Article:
James Steele: And in the way we did this"
Rob Kall: [inaudible 46:12]
James Steele: The way we did this project is a perfect example of how things are changing. Years ago it would be your newspaper and maybe a couple of other people on the paper, but Don and I partnered with a non-profit Foundation, based in an American university in Washington D.C. They provided some of the research help. And also as a vehicle to start posting some of the researchers, we went along, which then led us to some of the people whose interviews are in the book. That's the kind of collaborative thing that would have been unheard of, really ten years ago, twenty years ago.
Rob Kall: Can you describe that in more detail. That's very interesting!
James Steele: Well, what's happened with the shrinkage of a lot of newspapers and magazines, is that many non-profit entities have grown up around the country. An old friend of ours, by the name of Chuck [Charles] Lewis founded one twenty-seven  years ago, called the "Centre for Public Integrity' in Washington. Chuck later went on to take a sabbatical of his own, and end up teaching in an American university. And then there founded another entity there called the "Investigative Reporting Workshop'. And that's the one we partnered with on this project. But in addition to that, those there are four to five dozen of these non-profits around the country now. Some of them are on a State-wide basis" former reporters for newspapers who've gotten enough foundation money that
they're providing this. "ProPublica' in New York is an example of a national one, that actually won a Pulitzer Prize this year with another entity which I can't remember. So, the idea, you know there's a lot going on, and a lot of it is just going to take a different shape than it did in the past. And nobody knows how this whole non-profit will eventually shape out. Which ones will survive, which ones won't. What kind of a business model is ever going to be there that will support them. The field remains in tremendous turmoil in that sense. But we feel, and as Don said, that there's a lot of great reporting going on, and the public wants this, the public needs it, and we're hopeful that this will continue in one form or another, just not the way we've seen it in the past.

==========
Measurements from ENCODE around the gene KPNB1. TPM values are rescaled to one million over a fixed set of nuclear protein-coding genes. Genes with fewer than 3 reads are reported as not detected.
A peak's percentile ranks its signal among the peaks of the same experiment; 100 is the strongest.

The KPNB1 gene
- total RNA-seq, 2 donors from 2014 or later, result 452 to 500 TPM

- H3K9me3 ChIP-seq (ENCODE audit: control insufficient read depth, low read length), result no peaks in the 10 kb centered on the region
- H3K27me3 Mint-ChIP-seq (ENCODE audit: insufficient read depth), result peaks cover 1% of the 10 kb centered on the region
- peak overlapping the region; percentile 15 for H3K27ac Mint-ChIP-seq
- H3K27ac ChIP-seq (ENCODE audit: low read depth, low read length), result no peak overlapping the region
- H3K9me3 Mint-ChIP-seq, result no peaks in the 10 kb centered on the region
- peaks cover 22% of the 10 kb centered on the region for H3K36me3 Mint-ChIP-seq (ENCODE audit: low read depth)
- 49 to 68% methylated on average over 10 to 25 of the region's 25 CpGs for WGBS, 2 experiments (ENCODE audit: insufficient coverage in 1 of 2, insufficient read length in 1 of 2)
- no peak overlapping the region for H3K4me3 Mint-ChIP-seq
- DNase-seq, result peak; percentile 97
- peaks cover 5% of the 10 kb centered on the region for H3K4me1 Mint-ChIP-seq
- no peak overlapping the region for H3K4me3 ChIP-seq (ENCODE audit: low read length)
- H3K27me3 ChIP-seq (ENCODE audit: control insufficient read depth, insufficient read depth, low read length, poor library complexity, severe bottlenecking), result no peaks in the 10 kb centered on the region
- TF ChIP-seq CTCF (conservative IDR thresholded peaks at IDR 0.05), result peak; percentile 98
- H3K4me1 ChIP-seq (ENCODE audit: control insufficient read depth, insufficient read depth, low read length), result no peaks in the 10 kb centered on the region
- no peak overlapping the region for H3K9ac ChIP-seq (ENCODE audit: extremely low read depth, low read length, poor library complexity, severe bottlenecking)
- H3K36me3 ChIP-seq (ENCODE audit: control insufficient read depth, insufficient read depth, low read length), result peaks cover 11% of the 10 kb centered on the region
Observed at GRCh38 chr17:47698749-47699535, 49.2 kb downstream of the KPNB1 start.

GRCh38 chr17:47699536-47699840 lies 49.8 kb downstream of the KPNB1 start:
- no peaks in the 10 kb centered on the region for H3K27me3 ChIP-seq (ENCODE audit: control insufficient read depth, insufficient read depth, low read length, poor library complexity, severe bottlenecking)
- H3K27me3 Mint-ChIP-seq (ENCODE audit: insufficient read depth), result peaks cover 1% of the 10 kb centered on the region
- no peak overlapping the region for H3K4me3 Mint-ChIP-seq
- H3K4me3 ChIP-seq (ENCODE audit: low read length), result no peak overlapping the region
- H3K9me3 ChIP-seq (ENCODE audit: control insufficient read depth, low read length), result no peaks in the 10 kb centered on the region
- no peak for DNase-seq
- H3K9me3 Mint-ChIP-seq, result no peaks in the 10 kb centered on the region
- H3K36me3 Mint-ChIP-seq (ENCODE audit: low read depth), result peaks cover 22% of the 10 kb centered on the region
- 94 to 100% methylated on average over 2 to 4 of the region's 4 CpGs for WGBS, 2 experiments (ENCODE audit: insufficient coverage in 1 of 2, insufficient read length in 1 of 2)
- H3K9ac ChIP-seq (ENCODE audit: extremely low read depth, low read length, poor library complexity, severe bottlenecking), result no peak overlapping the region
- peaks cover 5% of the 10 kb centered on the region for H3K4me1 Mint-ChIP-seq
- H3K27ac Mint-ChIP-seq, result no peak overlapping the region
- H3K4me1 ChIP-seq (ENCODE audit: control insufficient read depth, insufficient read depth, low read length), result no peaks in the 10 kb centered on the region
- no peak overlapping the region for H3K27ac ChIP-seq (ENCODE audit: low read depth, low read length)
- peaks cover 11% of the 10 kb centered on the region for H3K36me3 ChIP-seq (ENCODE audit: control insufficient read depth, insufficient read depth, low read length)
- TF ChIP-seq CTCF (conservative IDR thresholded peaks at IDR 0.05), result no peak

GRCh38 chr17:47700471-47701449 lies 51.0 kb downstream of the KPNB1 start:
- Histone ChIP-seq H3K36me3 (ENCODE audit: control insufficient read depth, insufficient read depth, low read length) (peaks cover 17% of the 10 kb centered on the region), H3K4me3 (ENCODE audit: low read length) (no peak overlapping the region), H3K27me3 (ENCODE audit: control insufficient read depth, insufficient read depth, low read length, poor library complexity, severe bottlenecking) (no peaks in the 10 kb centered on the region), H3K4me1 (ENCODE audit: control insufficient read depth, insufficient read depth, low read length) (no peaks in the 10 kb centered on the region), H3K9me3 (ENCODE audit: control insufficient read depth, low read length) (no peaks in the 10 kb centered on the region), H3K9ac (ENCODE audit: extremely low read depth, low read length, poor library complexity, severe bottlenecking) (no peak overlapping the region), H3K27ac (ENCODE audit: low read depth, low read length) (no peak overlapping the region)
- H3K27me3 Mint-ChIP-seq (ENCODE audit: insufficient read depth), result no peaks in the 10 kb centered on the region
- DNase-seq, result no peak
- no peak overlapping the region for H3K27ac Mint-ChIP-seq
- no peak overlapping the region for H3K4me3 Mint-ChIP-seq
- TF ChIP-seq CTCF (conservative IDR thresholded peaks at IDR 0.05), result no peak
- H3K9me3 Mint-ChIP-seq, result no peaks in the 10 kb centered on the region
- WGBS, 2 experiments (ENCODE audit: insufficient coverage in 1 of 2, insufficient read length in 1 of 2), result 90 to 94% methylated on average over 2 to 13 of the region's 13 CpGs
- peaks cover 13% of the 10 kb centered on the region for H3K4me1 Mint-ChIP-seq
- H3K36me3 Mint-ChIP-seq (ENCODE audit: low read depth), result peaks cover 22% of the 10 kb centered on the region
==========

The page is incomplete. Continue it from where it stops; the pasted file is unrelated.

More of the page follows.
Rob Kall: Who do you see as doing some of that great investigative reporting now? What are the names, and organizations or publishers?
Donald Barlett: I think Jim mentioned one of the more prominent ones is "ProPublica'. And he just retired, I think, but the man running it was" he had come over from the Wall Street Journal. So there are people in each of these organizations, with, you know, real journalism credentials.
James Steele: [interjecting] I mean the biggest surprise of all in some ways is the New York Times. The New York Times a few years ago didn't even use the word investigation, but the New York Times today and for several years now, has done more investigative reporting than any time in their history. Walt Bogdanich is a friend of ours, he's done a lot of the great pharmaceutical reporting for the Times, on the bad drugs coming out of China. Walt did an outstanding piece on railroad crossings, and how railroads cover up the mistakes they'd made because they don't properly have the signals at these crossings and people die. I mean there's a dozen people at the Times, and there's some really good people at the Washington Post as well. So I mean there's a lot of good folks around. The reason really" I'll tell you where we see this as much as anything. One of us judges a journalism contest and the interests comes in, and it's amazing what's going on out there.
Rob Kall: What's the journalism contest?